It's the land of the free and the home of the brave, but voters are not feeling so great about America on the eve of the presidential election.
A majority of Americans - 62 percent - say they are less proud of America as a result of the 2016 presidential contest, while only seven percent say they are more proud of the country because of the race.
The numbers are a grim reminder of the nation's mood despite the history that will be made regardless of the outcome on Tuesday night. Hillary Clinton would be the first female president of the United States, leading a global superpower that denied women the right to vote less than a century ago. And business magnate Donald Trump would be the truest outsider ever elected, serving as the first president in American history to have no previous political or military experience.
But the history-making potential of both candidates has been overshadowed by the record-breaking unpopularity of the two nominees. Only 33 percent of voters view Trump positively, while 59 percent view him negatively. For Clinton, it's 38 percent positive and 53 percent negative.
The data are also particularly stark compared to 2008, when voters had a choice between the first black presidential nominee, Barack Obama, or a widely-respected war hero, John McCain. In the final NBC News/Wall Street Journal poll before the 2008 election, 34 percent of voters said they were more proud of their country because of the presidential race, 45 percent said their pride in the country had not changed, and just 12 percent said they were less proud of the United States because of the election.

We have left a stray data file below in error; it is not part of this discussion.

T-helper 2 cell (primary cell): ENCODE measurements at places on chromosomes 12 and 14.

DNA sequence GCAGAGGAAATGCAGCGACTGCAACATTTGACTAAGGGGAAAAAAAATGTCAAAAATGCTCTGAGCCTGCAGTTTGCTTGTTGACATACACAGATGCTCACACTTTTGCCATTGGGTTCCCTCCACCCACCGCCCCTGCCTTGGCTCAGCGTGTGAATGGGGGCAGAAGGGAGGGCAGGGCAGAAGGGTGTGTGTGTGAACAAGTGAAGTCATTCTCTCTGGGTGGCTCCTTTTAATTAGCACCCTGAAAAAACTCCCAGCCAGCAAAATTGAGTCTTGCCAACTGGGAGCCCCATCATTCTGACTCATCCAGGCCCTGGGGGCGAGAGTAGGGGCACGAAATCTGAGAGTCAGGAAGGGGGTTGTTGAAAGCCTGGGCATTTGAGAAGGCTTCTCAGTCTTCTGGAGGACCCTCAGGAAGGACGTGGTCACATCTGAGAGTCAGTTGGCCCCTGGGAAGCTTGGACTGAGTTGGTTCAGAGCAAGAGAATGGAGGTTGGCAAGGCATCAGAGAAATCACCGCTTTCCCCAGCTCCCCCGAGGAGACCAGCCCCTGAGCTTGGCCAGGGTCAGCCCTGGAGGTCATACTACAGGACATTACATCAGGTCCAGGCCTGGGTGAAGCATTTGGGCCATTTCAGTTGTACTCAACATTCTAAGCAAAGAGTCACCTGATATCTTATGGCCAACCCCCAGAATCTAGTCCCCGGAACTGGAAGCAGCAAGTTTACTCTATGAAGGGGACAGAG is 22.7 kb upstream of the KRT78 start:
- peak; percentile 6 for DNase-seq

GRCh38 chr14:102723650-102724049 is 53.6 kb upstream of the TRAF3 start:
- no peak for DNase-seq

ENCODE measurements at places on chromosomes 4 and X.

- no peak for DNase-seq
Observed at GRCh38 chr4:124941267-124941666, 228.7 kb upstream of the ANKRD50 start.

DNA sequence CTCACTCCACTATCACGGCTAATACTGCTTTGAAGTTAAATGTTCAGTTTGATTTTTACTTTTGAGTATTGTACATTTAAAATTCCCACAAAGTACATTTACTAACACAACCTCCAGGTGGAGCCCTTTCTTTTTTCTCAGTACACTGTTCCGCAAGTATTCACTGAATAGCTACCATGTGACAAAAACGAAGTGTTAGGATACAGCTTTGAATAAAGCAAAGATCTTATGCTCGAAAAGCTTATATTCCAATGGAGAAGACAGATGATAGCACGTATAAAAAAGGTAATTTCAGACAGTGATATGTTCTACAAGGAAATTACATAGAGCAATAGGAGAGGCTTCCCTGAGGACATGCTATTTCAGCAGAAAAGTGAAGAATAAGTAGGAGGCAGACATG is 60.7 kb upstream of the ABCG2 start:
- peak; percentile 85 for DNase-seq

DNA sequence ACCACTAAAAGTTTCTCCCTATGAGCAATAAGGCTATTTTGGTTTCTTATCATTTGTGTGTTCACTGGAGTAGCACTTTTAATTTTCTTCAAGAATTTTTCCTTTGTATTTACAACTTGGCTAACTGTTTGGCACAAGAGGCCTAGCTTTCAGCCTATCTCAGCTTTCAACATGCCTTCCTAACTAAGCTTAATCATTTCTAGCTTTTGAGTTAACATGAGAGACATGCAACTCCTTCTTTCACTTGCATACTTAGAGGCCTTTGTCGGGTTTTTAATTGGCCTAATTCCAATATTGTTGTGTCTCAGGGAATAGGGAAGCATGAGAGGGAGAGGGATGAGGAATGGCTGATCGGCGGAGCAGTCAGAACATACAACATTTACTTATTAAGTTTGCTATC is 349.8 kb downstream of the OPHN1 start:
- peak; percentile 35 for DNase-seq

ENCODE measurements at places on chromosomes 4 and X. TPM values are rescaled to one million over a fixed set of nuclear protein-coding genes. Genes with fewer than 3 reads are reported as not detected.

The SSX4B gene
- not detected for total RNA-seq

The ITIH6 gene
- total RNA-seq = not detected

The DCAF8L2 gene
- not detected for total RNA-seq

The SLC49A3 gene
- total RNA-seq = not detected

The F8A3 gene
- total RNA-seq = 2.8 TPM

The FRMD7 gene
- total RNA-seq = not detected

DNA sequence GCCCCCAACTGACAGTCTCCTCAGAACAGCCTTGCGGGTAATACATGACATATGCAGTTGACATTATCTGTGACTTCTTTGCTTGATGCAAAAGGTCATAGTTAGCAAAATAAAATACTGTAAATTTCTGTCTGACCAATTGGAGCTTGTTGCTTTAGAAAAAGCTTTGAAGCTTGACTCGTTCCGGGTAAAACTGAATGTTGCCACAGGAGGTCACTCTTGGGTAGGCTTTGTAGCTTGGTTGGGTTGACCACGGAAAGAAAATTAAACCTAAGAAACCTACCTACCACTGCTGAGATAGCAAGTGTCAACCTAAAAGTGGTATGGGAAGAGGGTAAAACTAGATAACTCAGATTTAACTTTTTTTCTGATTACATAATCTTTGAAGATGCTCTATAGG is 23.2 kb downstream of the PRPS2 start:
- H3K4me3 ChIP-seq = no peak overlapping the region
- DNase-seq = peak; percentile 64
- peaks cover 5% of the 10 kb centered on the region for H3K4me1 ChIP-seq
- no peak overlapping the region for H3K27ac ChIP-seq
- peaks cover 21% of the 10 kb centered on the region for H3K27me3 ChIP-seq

In the latest poll, Clinton voters expressed more pessimism about their pride in the country than those voting for Trump. Almost three-quarters - 74 percent - of Clinton voters said they are less proud of America as a result of the election, compared to 49 percent of Trump voters who said the same. But both groups were about equally unlikely -- just nine percent for Trump supporters and six percent for Clinton voters -- to say they are now more proud of America.
In addition to gloominess about what the presidential election illustrates about the state of the nation, most Americans have a bleak view of the press's ability to fairly referee the clash.
Just 29 percent of respondents said that the news media mostly gave fair and balanced coverage of the election, while a total of 66 percent said that the press attempted to influence the outcome. Forty-four percent suggested that the news media used its clout to influence the election in favor of Clinton, while nine percent said Trump was the benefactor of media bias.